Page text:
LPNT

LifePoint Hospitals, Inc. (LPNT)

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LifePoint Hospitals, Inc. (LPNT)

February 26, 2013 1:30 pm ET

Executives

William F. Carpenter - Chairman, Chief Executive Officer and Chairman of Quality Committee

Jeffrey S. Sherman - Chief Financial Officer and Executive Vice President

Analysts

Gary P. Taylor - Citigroup Inc, Research Division

Presentation

Gary P. Taylor - Citigroup Inc, Research Division

Good afternoon, my pleasure to introduce LifePoint Hospitals. I somehow misplaced my description of the company, but obviously, really the largest pure-play -- what I'd say still call pure-play rural hospital company that's out there. We have Bill Carpenter, the CEO and Chairman; and Jeff Sherman, the Chief Financial Officer, with us today. So gentlemen, thanks for being here.

William F. Carpenter

Yes.

Gary P. Taylor - Citigroup Inc, Research Division

Kind of first question. I've just been asking everyone's view on this theme of our confidence is the value imperative and as a health care team, our thesis is over the next 5 to 10 years, increasingly payers, commercial and government payers are going to have more value over what they're buying as opposed to just paying for volume today, moving to some sort of definition of value. And so the question is are you seeing any of that yet in your market? What do you think you need to do over the next 5, 10 years to position LifePoint for a change in how payers may choose to pay for what it is they're purchasing from you?

William F. Carpenter

So we look at the value proposition in this way, Gary. We are going to be paid less in the future for the services that we provide, and we're going to be judged on the basis of the clinical outcomes that we deliver. So the expectation there is our view of the expectation of pay for performance is clinical outcome improvement and produce reimbursement. So we are, in fact, positioning the company in order to be able to accomplish both of those things. On the improved clinical outcome front, we've always been proud of the quality of care that we provide in the community where we're located. But in addition to that, we have entered into our partnership with Duke University, for instance, in order to be able to bring top 10 academic health care to small community hospitals across the country. We're also 1 of 26 entities that received a Hospital Engagement Network contract. We're the only full private company to be the recipient of one of these Hospital Engagement Network contracts, which are designed to find ways to reduce readmission and to find ways to reduce the harm event that occurs in hospitals, both of which are things that go straight to the definition of value that I see as being improving clinical outcomes. So we're working hard on this thing. At the same time, we are working hard to find ways to take cost out of the system. And we've announced recently our Parallon initiative, whereby we are outsourcing certain back-office functions to Parallon, with a view that their scale and their expertise in that area should allow them to, quite frankly, do a better job at those discrete areas even though we would be able to do it in 57 different back-office operations across the country.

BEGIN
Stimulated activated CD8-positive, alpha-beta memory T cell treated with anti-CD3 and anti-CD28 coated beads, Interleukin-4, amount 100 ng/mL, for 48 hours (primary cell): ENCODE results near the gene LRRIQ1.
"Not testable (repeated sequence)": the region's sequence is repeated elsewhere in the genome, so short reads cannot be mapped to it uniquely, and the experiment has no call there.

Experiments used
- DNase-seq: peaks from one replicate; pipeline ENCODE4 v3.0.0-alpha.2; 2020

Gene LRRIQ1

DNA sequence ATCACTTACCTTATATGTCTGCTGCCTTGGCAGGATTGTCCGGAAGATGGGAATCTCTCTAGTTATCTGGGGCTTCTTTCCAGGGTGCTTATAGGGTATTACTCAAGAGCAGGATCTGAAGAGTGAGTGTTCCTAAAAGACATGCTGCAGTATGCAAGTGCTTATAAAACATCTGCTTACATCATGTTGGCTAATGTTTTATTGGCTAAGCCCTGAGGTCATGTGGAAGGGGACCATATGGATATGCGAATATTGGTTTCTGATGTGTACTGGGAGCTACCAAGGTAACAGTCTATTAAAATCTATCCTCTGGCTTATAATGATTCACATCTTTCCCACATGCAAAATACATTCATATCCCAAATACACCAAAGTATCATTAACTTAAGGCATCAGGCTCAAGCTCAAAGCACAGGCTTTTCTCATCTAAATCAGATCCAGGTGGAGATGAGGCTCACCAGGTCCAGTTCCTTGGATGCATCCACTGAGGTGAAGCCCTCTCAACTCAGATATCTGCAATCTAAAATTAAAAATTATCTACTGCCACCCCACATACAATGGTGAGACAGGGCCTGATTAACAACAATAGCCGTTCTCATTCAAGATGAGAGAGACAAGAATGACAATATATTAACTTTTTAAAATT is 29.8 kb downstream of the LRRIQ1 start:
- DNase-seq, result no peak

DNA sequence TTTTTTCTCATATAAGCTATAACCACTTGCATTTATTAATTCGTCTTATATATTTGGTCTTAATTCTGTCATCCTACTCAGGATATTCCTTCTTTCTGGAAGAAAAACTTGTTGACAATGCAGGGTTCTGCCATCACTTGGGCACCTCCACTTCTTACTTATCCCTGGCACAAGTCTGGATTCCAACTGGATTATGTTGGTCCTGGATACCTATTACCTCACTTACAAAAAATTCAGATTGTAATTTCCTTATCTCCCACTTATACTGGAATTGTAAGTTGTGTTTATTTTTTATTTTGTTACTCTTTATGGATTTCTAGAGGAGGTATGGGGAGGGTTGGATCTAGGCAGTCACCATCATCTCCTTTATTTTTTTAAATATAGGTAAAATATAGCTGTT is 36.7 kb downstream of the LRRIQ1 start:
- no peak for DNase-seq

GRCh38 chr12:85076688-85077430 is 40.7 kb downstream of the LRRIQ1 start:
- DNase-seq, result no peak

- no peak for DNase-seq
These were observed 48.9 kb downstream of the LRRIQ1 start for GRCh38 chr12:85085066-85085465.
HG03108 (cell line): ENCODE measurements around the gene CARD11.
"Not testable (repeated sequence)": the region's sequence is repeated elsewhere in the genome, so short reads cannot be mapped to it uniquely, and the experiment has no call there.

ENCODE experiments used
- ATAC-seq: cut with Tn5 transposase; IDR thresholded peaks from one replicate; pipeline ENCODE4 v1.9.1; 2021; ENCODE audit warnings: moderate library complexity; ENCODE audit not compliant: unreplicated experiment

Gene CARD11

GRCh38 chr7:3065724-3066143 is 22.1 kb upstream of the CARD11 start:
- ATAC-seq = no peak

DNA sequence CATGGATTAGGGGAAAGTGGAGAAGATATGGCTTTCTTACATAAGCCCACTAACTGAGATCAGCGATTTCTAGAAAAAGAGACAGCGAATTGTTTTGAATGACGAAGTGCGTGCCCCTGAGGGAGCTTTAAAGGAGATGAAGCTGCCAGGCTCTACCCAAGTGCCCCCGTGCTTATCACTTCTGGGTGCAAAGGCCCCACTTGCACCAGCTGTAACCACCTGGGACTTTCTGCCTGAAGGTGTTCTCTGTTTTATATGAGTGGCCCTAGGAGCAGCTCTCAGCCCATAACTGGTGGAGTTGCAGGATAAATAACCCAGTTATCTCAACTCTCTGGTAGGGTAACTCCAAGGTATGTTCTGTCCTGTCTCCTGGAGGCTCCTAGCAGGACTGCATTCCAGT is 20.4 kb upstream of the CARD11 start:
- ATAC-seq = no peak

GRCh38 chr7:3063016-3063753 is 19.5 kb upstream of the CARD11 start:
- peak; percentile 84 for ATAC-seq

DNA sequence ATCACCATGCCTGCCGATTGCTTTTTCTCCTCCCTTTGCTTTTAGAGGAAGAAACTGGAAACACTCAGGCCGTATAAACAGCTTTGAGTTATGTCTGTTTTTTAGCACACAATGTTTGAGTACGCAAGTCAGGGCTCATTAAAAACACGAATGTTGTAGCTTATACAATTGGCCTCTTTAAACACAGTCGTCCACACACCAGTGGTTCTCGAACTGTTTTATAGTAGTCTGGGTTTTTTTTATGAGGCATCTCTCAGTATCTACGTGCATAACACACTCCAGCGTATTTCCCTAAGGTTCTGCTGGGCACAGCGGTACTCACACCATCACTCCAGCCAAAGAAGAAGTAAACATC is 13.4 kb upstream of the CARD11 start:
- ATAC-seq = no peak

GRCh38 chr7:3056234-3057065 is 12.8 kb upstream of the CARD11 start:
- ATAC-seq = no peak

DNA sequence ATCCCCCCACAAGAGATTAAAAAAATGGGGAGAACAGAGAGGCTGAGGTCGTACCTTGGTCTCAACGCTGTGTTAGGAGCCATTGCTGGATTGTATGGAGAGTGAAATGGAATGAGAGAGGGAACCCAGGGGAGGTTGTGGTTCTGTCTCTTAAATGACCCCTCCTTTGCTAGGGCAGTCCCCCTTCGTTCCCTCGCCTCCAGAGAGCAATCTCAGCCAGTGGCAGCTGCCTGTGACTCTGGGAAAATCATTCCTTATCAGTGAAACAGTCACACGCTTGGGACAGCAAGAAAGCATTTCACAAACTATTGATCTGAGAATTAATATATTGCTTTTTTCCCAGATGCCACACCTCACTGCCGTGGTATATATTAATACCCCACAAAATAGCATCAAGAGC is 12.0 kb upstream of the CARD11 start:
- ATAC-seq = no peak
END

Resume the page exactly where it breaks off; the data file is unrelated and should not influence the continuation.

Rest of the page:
Jeffrey S. Sherman

And I would add to that, Gary, on the contacting side, we're certainly seeing that Medicare is leading the charge with hospital readmission penalties and hospital-acquired conditions, a carrot and a stick approach. So we're seeing -- that's kind of the early signs for that. We do not have a lot in our current commercial managed care contracts related to quality metrics, but we see that is going to evolve. In general, we expect many of these changes to come and more risk bearing, more different types reimbursement structures to come later to our more rural communities than the urban markets. For instance, we don't still today have any capitation agreements. We're not taking full risk at any of our markets today. So we see those types of changes potentially coming slower to rural communities. We are preparing for that. We're looking at ways to organize and work with our physicians more closely in our markets. We're employing more physicians as well. So we're taking, we believe, the necessary steps to prepare for whatever the ultimate -- whatever these ultimate reimbursement changes planned out over time. But we expect some of those changes to come slower to our community, just by virtue of the physician infrastructure, physician relationships we have and the fact that you don't have those more advanced payment methodologies in our markets today.

Gary P. Taylor - Citigroup Inc, Research Division

If I think back over the last couple of decades, back in late 80s, early 90s, where we're seeing capitation growth, the PPM growth, the managed care industry consolidating and putting a lot of pressure on urban providers, really, that was kind of a time period where the HMA and the communities of LifePoint have kind of -- the end of differentiated rural model actually performed pretty well. So through that time period, you would look back, you were still relatively isolated from more progressive payment methodologies historically as well, right?

William F. Carpenter

I think that's accurate and not a lot has changed over that period of time, but we will see. I think more new and different payment methodologies, bundled payments moving to more pay for performance or clinical outcome, how do we get more efficient, provide better clinical outcomes. Coming in, I think we're preparing -- we think we're doing the things we need to prepare for that, we just don't think that's going to happen in the near term, in the next few years. But we are preparing for that. We think, eventually, it will come over time.

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